5. Get rid of things you don’t need. Do you need all those computer games, all those clothes, all that furniture, all those kitchen gadgets. Anything you have not used in a year. Sell!
  6. Follow the people you like to buy from on Twitter or on their social channels. Most will advertise their deals through these channels and you can get your hands on them first.
  7. Can you get it for free? For things like white goods and furniture you might be able to get them for free. There are websites like Freecycle where people are selling all sorts for free. So if you desperately need that sofa or fridge, get if for free!
  8. Plan your meals, take food into work, it really helps. If you are getting a little meal deal every work day, is it really worth it. You genuinely could make better sandwiches at home.
  9. Get rid of the services. Netflix, Amazon Prime, Xbox game pass, Gousto… All of these services, cost money. I’m not saying get rid of all of them, but limited yourself. Set a budget – £20 a month, so what can you lose.
  10. Get into the saving spirit. This is about mind set, you need a budget for the week and then the weekend. Take that out in in cash, once it is gone, it is gone.

You cannot just do one of these things, it needs to be a multitude of little things that result in you making those savings. And that means you can put away your 10% every month.

And really they should be habits you keep for life, throw off those consumable traits and look at saving 10% every month for the rest of your life. You could even put it into a pension!

Why on earth would you go for an interest-only mortgage: Pro’s and Con’s

Why on earth would you go for an interest-only mortgage: Pro’s and Con’s

Is it worth that risk on an interest-only mortgage.

There are sort of three types of mortgages you can get for a house. There are more, but these are three of the main types. There are Fixed Rate, Variable Rate and Interest-only. We have spoke about variable rate and fixed rate mortgages in reasonable detail here. 

But we have not always spoke about interest only. Its not as common, or as risk averse as the other two types of mortgages. So what is an interest only mortgage.

What an Interest Only mortgage is.

An interest only mortgage, like any other mortgage is a loan. Its a loan to pay for a house, so typically, you place down a deposit, than the lender looks at your credit history and financials and you get the mortgage. Difference comes in what and how much you pay back. When you get a mortgage there is a percentage that is placed on top of that mortgage. You may lend £180,000 for a mortgage but you pay back more, because like every loan, there is interest placed on it. This is often where lenders can be competitive, offering you better interest rates, or a certain percentage over a set period of time.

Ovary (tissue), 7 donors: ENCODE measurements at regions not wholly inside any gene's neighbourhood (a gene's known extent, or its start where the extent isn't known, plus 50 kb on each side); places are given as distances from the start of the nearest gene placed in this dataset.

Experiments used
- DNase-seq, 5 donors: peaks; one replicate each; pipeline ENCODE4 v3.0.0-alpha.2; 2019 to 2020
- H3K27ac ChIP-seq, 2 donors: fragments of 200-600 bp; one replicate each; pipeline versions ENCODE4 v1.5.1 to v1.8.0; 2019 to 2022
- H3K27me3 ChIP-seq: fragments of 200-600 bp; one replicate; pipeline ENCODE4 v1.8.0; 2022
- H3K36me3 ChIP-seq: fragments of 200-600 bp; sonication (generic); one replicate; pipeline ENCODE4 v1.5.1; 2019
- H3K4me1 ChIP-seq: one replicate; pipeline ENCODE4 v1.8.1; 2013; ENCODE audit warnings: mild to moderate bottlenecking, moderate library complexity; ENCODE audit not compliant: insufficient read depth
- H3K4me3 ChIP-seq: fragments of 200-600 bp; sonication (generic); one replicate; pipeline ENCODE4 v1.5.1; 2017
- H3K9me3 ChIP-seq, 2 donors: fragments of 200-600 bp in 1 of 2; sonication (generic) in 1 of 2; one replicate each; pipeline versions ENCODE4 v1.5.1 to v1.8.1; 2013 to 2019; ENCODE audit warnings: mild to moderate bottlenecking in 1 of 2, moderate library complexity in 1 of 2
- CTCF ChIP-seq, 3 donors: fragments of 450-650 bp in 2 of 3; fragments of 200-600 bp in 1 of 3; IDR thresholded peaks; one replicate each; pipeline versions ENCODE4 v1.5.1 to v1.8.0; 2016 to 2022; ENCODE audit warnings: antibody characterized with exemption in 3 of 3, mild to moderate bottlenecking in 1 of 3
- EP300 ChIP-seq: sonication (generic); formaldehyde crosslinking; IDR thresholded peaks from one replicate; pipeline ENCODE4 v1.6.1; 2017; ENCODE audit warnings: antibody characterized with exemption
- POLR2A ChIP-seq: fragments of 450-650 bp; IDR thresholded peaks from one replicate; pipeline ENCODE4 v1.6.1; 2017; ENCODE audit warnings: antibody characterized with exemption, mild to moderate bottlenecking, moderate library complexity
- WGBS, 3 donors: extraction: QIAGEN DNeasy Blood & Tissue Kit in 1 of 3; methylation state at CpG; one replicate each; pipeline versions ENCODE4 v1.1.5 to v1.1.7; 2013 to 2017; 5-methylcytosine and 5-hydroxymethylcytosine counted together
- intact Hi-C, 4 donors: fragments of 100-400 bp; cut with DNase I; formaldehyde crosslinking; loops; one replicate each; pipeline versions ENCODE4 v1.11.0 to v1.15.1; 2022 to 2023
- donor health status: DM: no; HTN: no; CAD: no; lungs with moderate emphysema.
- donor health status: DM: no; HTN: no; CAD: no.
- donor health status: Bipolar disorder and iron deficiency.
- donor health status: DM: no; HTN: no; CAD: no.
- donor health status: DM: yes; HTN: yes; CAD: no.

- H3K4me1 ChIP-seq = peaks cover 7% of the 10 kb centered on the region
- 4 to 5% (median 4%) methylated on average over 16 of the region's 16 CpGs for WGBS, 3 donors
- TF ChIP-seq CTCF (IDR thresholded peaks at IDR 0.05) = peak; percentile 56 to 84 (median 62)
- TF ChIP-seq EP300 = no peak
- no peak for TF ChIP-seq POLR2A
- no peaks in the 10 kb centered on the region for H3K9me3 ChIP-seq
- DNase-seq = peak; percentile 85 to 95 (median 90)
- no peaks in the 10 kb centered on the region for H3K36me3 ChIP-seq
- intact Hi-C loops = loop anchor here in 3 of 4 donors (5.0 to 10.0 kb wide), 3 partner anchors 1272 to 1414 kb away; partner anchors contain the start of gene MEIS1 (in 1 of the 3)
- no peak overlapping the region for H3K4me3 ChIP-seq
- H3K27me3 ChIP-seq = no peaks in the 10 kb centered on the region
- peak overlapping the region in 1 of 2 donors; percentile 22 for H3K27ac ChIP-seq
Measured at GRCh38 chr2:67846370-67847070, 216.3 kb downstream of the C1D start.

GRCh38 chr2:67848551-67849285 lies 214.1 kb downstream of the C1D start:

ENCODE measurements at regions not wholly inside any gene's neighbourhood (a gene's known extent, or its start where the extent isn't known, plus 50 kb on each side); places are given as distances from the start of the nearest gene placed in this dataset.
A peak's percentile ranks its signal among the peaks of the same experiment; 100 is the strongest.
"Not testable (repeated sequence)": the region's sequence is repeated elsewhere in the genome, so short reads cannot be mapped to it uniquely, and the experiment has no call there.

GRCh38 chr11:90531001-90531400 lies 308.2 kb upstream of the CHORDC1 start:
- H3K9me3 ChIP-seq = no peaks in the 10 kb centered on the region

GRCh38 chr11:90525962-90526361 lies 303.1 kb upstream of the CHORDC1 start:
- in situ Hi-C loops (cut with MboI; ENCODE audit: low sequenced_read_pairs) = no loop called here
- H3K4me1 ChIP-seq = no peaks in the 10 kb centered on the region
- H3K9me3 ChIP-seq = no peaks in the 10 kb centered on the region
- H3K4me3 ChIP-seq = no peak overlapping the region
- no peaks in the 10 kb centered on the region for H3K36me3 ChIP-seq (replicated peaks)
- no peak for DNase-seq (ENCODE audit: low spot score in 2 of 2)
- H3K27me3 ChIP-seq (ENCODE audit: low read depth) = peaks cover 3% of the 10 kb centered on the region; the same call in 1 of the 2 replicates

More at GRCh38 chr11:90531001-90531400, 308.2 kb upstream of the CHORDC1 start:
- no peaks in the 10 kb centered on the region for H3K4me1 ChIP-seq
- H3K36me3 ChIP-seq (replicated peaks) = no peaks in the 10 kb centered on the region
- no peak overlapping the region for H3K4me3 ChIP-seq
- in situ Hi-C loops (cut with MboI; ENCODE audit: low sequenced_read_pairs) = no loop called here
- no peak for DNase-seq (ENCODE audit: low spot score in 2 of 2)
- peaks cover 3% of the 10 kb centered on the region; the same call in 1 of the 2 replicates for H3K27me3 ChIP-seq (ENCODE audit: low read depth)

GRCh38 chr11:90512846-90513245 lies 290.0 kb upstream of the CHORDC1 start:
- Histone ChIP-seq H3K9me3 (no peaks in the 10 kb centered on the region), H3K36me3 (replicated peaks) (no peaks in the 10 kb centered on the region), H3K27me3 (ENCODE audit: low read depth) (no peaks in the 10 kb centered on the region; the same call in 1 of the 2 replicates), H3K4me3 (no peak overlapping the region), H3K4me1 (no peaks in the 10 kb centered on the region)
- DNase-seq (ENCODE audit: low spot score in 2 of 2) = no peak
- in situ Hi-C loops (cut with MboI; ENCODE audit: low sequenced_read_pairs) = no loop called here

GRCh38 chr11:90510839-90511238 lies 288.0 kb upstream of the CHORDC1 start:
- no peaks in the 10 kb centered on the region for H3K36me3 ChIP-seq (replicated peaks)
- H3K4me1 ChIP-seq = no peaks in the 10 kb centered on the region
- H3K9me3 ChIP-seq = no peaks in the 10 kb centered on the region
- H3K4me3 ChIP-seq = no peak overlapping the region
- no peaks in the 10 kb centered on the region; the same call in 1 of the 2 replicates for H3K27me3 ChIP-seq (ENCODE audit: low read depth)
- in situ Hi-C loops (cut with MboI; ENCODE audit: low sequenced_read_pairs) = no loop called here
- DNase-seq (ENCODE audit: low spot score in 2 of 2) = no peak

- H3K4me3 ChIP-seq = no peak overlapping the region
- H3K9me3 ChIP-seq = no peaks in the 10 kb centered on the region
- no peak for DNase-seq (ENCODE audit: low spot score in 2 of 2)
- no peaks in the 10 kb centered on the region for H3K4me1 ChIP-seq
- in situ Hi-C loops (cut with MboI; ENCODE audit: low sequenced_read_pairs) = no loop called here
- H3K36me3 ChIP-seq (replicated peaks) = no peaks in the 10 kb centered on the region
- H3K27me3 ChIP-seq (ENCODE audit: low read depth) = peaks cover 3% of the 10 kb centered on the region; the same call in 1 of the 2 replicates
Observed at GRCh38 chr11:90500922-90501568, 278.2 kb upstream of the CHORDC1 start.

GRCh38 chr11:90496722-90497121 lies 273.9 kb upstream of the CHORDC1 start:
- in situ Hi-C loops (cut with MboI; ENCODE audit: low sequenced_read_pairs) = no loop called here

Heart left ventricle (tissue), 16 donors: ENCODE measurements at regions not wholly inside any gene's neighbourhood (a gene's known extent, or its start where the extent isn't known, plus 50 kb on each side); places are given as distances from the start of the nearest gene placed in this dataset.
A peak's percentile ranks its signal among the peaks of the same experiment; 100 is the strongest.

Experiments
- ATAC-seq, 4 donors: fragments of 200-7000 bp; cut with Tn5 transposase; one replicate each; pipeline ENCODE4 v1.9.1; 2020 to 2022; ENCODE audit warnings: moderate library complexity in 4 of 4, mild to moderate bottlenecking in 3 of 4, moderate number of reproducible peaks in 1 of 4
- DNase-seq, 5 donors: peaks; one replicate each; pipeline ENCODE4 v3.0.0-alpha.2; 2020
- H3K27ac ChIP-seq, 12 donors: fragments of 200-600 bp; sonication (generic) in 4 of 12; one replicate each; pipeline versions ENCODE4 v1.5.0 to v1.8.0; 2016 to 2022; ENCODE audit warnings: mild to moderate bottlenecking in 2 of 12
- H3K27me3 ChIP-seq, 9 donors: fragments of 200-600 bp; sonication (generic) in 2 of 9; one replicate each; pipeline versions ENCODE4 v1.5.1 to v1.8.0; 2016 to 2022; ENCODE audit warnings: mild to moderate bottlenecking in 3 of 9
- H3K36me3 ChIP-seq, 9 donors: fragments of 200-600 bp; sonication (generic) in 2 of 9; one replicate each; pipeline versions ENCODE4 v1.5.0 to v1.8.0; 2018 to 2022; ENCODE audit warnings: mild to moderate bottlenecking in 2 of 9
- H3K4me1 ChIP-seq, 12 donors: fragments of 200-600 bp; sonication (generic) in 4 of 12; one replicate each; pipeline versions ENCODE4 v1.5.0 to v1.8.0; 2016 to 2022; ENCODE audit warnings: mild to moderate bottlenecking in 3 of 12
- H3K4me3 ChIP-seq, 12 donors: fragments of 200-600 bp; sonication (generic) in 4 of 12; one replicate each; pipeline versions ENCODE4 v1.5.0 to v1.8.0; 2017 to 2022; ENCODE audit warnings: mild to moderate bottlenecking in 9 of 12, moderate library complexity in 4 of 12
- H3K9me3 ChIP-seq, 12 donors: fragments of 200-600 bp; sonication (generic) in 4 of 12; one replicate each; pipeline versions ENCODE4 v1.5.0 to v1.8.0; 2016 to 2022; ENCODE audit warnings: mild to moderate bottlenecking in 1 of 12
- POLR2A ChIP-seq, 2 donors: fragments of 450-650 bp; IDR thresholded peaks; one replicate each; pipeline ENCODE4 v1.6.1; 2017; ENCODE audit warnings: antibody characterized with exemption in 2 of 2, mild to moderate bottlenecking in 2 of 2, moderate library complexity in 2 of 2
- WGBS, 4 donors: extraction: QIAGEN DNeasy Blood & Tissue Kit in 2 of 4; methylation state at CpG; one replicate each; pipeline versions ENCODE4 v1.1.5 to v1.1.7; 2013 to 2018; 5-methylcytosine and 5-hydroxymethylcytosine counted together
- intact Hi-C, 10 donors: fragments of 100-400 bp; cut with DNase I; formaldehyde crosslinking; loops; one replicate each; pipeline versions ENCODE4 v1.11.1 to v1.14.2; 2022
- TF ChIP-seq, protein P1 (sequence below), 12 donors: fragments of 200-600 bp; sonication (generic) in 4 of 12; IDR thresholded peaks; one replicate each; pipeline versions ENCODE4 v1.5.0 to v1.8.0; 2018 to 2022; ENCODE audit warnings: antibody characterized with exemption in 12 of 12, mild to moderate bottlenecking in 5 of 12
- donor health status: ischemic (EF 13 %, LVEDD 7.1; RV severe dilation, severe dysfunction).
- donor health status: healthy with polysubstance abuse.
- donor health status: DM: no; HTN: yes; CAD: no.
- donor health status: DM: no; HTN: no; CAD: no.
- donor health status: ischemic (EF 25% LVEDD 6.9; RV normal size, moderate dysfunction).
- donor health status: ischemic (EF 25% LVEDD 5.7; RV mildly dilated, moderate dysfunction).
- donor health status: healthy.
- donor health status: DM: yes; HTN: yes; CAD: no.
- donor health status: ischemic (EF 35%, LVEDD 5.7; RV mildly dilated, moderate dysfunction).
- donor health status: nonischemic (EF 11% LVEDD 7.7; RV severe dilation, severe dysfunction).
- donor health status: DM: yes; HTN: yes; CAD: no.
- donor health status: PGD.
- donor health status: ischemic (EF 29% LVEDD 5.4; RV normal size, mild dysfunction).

When you get a fixed rate or variable mortgage, you pay back a portion of the mortgage plus the interest. Is the different in an interest only mortgage? Yes it is!

Very simply on an interest only mortgage, you only pay back the interest part of a mortgage. This means you are not paying back any of the actual loan, just the interest part. So in theory at the end of the term of the mortgage, you will have not paid any of the actual loan part left. You will own no more or the property of what you put down as a deposit. So I hear from the rafters “That seems like a silly idea!”

Well there are some reasons to do it, but as always there are risks attached to it.

Here is your list of Pro’s and Con’s


  • The repayments are low, much lower than if you were paying back another type of mortgage.
  • If your house increases in value, and you can sell it, in theory you can make money off of the sale.
  • Through inflation your debt depreciates in value over time.
  • After the general term of your mortgage, you can move onto a Fixed rate or Variable rate, but you will have increase mortgage repayments


  • If by the end of the term of your mortgage, you may not approved for another mortgage, then you quite large debt, or which, none has been repaid.
  • Property prices may not have increased, so if you were looking to sell your property you may not be able to get what you lent back.
  • Some people who take on interest only mortgages chose to add money into an investment or endowment, with the idea that this develops and gives you a lump at the end of your mortgage. But if this has not matured how you would like then you can struggle with paying the rest of the mortgage back.

Interest only mortgages are usually used for people wanting the develop property, low repayments, have it for a short time, develop it, rent it out for a few years and sell it at a profit. But with all business ventures there is a risk.

As always speak to someone you trust, make sure you understand what you are doing and why you are doing it.